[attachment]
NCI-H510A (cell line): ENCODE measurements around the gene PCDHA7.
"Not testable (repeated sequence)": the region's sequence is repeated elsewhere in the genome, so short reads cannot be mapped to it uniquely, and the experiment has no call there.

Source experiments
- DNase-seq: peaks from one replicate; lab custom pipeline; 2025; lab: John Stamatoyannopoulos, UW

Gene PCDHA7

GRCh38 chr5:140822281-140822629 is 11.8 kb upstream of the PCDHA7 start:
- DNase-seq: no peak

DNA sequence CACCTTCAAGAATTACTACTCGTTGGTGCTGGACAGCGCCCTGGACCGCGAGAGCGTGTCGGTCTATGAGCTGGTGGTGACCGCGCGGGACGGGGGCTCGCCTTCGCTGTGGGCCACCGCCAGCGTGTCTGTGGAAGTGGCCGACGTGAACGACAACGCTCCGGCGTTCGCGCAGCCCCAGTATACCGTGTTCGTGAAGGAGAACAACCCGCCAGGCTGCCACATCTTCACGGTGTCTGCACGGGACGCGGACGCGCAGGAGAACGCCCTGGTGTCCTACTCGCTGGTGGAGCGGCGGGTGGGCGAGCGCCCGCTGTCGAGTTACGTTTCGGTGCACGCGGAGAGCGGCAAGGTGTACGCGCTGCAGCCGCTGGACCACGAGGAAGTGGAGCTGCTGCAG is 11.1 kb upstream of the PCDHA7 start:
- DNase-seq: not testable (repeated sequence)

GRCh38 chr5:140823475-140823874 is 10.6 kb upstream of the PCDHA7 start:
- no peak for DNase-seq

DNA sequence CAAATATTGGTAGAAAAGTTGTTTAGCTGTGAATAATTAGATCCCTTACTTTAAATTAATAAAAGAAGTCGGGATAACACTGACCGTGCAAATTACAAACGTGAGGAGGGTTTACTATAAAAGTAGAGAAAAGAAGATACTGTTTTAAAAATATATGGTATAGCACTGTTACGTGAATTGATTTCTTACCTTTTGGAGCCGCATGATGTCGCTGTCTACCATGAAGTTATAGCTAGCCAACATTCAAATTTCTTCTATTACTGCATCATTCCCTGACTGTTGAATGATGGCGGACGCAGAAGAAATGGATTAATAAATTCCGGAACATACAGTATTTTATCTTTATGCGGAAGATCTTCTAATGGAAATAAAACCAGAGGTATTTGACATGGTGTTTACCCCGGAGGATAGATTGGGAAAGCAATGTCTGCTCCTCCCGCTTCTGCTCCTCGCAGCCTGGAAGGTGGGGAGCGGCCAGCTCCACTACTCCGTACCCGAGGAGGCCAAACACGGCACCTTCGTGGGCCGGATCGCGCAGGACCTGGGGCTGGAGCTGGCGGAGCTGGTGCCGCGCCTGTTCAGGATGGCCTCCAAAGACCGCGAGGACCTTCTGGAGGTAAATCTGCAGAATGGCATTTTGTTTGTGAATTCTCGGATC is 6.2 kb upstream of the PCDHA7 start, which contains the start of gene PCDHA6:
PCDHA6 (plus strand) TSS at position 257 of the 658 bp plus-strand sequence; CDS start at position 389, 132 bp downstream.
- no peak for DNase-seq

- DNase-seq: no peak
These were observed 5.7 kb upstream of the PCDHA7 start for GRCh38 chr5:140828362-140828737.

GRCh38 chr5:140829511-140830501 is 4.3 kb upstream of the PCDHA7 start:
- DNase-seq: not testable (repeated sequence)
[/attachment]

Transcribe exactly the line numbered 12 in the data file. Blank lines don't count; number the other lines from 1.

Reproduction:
DNA sequence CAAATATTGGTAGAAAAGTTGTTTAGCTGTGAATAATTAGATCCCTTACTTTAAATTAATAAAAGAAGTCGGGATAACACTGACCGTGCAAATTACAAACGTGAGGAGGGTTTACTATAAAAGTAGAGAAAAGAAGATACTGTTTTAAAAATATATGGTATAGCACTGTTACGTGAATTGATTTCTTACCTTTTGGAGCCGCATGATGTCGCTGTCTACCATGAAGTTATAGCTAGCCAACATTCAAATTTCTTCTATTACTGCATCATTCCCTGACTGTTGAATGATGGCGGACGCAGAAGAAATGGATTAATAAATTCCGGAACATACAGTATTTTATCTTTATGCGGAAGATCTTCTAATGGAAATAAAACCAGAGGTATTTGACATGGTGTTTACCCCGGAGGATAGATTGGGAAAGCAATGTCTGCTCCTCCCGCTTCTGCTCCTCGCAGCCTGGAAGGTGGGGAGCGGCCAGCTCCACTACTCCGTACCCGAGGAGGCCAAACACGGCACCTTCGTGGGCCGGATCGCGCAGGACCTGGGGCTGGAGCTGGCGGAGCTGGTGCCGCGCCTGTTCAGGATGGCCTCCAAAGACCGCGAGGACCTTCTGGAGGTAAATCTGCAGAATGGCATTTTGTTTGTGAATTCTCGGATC is 6.2 kb upstream of the PCDHA7 start, which contains the start of gene PCDHA6: